Refer to :- Eddy Soetriyono
Global Economic Crisis
There is no doubt that economic factors do influence the art market, but the domino effect of the current global economic crisis leaves anyone without accurate prediction of its extent.
Though centered in North America, the sub-prime mortgage crisis in the United States in July 2007 made its impact felt globally, because loans issued in the real estate sector are linked to the world banking sector.
With the bankruptcy of 158 year-old Lehman Brothers Holding Inc., the fourth largest investment bank in the U.S., on 15 September 2008, the storm has now blown up to immense proportions a. Until recently, Lehman Brothers was known as the “professor of global finance”, it was a quality mainstay of the economic sector. However, today this “quality” has faded, with its shares nothing more than junk; not worth the paper they are printed on. Taken with a series of other cases, including the Enron energy debacle, and the Arthur Anderson bookkeeping scandal, which also sullied the names of the bankers J.P. Morgan and Merrill Lynch, the Lehman Brother bankruptcy has become a symbol of the lack of integrity in the market economy, which was analyzed in detail by 2001 Nobel Prize winner for economics, Joseph Stiglitz, in his books titled Globalization and Its Discontents and The Roaring Nineties: A New History of the World’s Most Prosperous Decade.
There is no denying it; the bankruptcy of Lehman Brothers has made investors question the credibility of other such institutions, not only on Wall Street, but all over the world. All of this has vastly expanded the meaning of “investment risk”; including for those who view art objects as investment items. This bankruptcy is also sure to have a domino impact on corporations globally, meaning the world economy is teetering on the brink of disaster.
Nevertheless, in the midst of the collapse of asset value as a result of the crisis in the United States, funds from the emerging markets (including in Asia) are pouring into this distressed superpower. Billions of investment dollars are going into the bonds being sold by the Bush administration.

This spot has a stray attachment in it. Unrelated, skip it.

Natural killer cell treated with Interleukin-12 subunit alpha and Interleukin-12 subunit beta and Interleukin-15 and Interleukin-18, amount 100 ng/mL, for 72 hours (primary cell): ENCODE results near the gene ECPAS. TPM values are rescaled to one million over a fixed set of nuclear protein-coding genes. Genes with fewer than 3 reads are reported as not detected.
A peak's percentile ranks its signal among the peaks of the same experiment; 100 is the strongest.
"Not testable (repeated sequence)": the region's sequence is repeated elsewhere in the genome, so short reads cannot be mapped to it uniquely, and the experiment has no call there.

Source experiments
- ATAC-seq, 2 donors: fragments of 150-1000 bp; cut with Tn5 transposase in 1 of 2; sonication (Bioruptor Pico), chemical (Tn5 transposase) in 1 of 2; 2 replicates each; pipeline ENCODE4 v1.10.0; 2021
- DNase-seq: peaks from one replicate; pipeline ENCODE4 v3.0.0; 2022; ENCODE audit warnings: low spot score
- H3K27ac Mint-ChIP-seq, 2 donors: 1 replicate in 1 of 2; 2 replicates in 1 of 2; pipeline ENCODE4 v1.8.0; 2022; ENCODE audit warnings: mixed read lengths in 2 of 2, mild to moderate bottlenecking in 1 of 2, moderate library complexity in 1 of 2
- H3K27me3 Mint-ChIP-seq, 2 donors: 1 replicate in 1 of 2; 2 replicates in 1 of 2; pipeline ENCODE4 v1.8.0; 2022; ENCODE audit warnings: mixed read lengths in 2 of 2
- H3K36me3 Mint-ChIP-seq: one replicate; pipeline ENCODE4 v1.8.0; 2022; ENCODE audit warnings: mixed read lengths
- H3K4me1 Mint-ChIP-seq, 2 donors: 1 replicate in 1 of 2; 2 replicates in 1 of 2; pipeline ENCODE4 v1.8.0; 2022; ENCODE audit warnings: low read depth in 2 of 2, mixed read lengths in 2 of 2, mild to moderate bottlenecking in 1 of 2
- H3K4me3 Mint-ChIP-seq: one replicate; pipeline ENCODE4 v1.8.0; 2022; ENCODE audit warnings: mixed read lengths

As a result, the bankruptcies of Lehman Brothers, Bear Stearns, Fannie Mae, or even Washington Mutual, have not caused America to lose its credibility, neither have they caused investors to fear putting their funds into the United States. America’s country risk ranking has not decreased. People still prefer to hang on to U.S. dollars over any other currency, making the American dollar increasingly strong and invulnerable against the currencies of Asia - the won, rupee, peso, baht, rupiah, ringgit, and the Singapore dollar. Such a situation is certain to trigger inflation, with the result being that the public’s buying power will decrease.
In view of the importance of the above issues, C-ARTS Special Edition focuses Point of View column on the theme Global Economic Crisis and the Asian Art Market, which will seek meaning in this crisis, and, through a series of articles, put together a number of observations and opinions about what steps must be taken by auction houses and galleries in the face of this global economic crisis.
While it particularly relates to the world of art in Indonesia as a measuring rod for art circles in Southeast Asia, C-Arts regular edition (January 2009) will continue the indepth discussion. (#Special Edition)
The visual arts are art forms that create works which are primarily visual in nature, such as ceramics, drawing, painting, sculpture, architecture, printmaking, modern visual arts (photography, video, and filmmaking), design and crafts. These definitions should not be taken too strictly as many artistic disciplines (performing arts, conceptual art, textile arts) involve aspects of the visual arts as well as arts of other types. Also included within the visual arts are the applied arts such as industrial design, graphic design, fashion design, interior design and decorative art.